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TO THE LADY MARGARET LEY.
Of England's council and her treasury,
And left them both, more in himself content,
Broke him, as that dishonest victory
Kill'd with report that old man eloquent.
Wherein your father flourish’d, yet by you,
Madam, methinks I see him living yet;
That all both judge you to relate them true,
ON THE DETRACTION WHICH FOLLOWED UPON
MY WRITING CERTAIN TREATISES.
And woven close, both matter, form, and style;
Numbering good intellects; now seldom pored on.
A title-page is this! and some in file
End Green. Why is it harder, sirs, than Gordon,
Those rugged names to our like mouths grow sleek,
That would have made Quintilian stare and gasp.
Pated not learning worse than toad or asp,
SONNET V.-1. Daughter, &c. She was ton's books published in consequence of the daughter of Sir James Ley, whose his divorce from his first wife. The word singular learning and abilities raised bim signifies, Expositions of the Four chief through all the great posts of the law, places in Scripture which mention martill he came to be maile Earl of Marl riages or nullities in marriage. borough and Lord Iligh Treasurer. The 9. Culitto, &c. These are Scottish Lay Margaret was married to Captain names of an ill sound. (litto and Ilobson of the Isle of Wight.-NEWTON. Mucdonnel are one and the same person,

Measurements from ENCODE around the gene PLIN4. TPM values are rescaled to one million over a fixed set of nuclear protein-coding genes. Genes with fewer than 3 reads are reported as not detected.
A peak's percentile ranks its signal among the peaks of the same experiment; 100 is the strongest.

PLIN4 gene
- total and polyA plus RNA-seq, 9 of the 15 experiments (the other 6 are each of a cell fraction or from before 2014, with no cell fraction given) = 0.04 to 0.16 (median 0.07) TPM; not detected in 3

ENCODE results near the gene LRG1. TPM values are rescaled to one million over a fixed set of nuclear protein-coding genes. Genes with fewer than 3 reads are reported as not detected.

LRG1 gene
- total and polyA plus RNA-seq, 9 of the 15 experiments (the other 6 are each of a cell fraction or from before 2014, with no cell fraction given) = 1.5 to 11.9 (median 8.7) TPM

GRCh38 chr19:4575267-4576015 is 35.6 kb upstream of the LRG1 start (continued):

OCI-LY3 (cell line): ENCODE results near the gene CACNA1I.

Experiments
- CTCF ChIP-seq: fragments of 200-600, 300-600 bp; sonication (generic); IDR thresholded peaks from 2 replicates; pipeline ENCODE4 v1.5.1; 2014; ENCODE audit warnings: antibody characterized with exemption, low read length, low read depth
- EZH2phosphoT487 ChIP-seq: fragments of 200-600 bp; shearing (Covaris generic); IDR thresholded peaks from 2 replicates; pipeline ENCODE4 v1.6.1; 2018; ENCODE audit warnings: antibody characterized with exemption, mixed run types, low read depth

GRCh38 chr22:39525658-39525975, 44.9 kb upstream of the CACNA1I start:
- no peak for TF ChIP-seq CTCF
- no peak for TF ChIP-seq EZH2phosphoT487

8. Kild with report, &c. When the a brave officer on the royal side who news of the victory gained by Philip of served under Montrose. The Macdonuels Macedon over the Athenians, at Chærne of that family are styled Mac Colleittok, nea, (338 B, C.) reached Athens, the orator that is, descendants of lame Colin. GaIsocrater, then in a very advanced uge, lasp is a Scottish writer against the Inde was so affected by it, that he immedli pendents.-T. WARTON. ately expired.
12. Sir John Cheek, or Clee, was the SONNET VI.--Milton wrote this Sonnet first professor of Greek in the University of in sport.---TODD.
Cambridge, and was afterwards one of the 1 Tetrachordon. This was one of Mil- | tutors of Edward VI. See his biography, VII.
ON THE SAME.
By the known rules of ancient liberty,
Of owls and cuckoos, asses, apes, and dogs:
Rail'd at Latona's twin-born progeny,
But this is got by casting pearl to hogs;
And still revolt when truth would set them free.
License they mean when they cry liberty;
But from that mark how far they rove we see,
TO MR. H. LAWES, ON THE PUBLISHING HIS
First taught our English musick how to span
With praise enough for Envy to look wan:
That with smooth air couldst humour best our tongue.
To honour thee, the priest of Phoebus' quire,
That tun'st their happiest lines in hymn or story.
Than his Casella, whom he woo'd to sing
and a specimen of his English style in 13 Than his Cusella. Dante, on his the “Compendiuin of English Literature." arrival in Purgatory, sees a vessel apr
SONNET VII.- As the preceding sonnet proaching the shore, freighted with souls is evidently of a ludicrous, so the pre- under the conduct of an angel, to be sent is of a more contemptuous cast. cleansed from their sing, and made fit